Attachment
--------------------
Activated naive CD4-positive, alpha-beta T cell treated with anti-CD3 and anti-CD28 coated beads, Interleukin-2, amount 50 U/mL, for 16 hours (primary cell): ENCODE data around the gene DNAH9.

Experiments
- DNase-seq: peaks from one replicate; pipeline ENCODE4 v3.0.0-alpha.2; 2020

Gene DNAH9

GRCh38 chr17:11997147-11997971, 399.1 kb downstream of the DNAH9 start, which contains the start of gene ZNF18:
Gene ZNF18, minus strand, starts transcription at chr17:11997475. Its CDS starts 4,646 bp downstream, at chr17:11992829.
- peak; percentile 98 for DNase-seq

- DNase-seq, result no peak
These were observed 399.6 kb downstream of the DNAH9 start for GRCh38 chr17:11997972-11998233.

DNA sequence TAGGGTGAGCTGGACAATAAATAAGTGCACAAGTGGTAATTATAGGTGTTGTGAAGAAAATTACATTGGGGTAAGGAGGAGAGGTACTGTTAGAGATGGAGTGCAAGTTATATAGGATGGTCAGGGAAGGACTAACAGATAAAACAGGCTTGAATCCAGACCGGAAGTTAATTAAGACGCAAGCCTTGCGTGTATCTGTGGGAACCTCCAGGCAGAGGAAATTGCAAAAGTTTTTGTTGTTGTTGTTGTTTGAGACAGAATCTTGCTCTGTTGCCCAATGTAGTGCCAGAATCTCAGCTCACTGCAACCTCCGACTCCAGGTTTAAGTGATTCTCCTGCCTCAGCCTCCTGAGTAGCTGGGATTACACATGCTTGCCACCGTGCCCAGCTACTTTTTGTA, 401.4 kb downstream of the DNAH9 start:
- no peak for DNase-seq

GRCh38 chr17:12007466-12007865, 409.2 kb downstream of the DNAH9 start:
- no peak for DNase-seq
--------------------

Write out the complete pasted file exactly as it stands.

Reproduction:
Activated naive CD4-positive, alpha-beta T cell treated with anti-CD3 and anti-CD28 coated beads, Interleukin-2, amount 50 U/mL, for 16 hours (primary cell): ENCODE data around the gene DNAH9.

Experiments
- DNase-seq: peaks from one replicate; pipeline ENCODE4 v3.0.0-alpha.2; 2020

Gene DNAH9

GRCh38 chr17:11997147-11997971, 399.1 kb downstream of the DNAH9 start, which contains the start of gene ZNF18:
Gene ZNF18, minus strand, starts transcription at chr17:11997475. Its CDS starts 4,646 bp downstream, at chr17:11992829.
- peak; percentile 98 for DNase-seq

- DNase-seq, result no peak
These were observed 399.6 kb downstream of the DNAH9 start for GRCh38 chr17:11997972-11998233.

DNA sequence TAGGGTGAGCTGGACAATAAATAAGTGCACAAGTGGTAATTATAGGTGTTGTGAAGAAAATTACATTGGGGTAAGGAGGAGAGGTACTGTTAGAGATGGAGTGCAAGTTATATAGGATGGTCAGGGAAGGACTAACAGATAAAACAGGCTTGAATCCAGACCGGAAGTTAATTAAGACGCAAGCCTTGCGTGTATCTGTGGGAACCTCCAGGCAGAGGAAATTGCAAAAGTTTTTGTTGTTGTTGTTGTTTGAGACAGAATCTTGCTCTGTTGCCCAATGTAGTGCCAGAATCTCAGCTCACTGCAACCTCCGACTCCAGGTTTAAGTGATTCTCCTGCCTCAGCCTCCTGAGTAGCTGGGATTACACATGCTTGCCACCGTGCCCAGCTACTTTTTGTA, 401.4 kb downstream of the DNAH9 start:
- no peak for DNase-seq

GRCh38 chr17:12007466-12007865, 409.2 kb downstream of the DNAH9 start:
- no peak for DNase-seq